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Facts, opinions and informed judgment

February 17, 2017

When it comes to decision-making in business, what’s of greater value – a person with facts or a person with opinions? The answer, of course, is something of a blend. Good decisions often rest on the use of informed judgment.

Trading relationships are often established through a combination of fact and opinion – but unfortunately not an effective blend. This is due to a variety of factors, rnging from difficulty in establishing the facts through to internal processes or managemnt systems that impose narrow criteria and little room for judgment.

As examples, Procurement, has tended to operate a supplier selection process that demands facts, but only a selective few, which in themselves may not be good indicators of real value. Sales teams, also driven by highly focused incentive schemes, tend to do the same. Lawyers, on the other hand, often base their recommendations or decisions on ‘professional opinion’, a narrow view of risk that may be entirely consistent with classical legal theory, but may have little direct relevance to the overall business situation in hand.

In combination, such blends of fact and opinion regularly undermine business results. They lead to the wrong supplier, or suppliers with the wrong motivations, operating under inappropriate or incomplete contract terms. The result is frustration within business units, who may perceive support groups like contract management, procurement and legal as an impediment to their work. Indeed, in a study currently being conducted by IACCM, the business groups in one major corporation see contracts as irrelevant and contact with their in-house legal team as something to be avoided at all costs. This is hardly a healthy perspective.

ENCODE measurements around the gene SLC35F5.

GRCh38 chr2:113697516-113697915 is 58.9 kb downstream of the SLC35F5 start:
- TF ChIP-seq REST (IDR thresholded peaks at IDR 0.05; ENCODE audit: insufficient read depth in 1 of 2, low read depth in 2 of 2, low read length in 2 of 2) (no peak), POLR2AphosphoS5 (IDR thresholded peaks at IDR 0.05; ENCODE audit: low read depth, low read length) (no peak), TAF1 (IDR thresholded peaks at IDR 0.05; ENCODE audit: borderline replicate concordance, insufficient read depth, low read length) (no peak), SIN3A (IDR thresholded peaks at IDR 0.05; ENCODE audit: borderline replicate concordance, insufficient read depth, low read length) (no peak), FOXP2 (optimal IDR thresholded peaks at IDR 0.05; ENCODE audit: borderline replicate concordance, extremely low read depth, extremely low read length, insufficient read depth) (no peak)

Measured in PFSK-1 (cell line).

For many relatively standard transactions, the absence of ‘informed judgment’ may be of minor impact (though cumulatively it could be significant – few people know). But in larger and more complex relationships, it is frequently lethal. It’s also bad news for the commercial teams that are supposedly supporting the business because their reputation is important for their future.

It doesn’t have to be this way. Support groups must look outward, to discover not only the thoughts and needs of their business units, but also beyond, to the leading practitioners in competitors or other industries. The potential to change measurement systems, to introduce new sources of data, to undertake work on benchmarks and norms, has never been greater, so there really is no longer an excuse. ‘Informed judgment’ should be the mantra.

 

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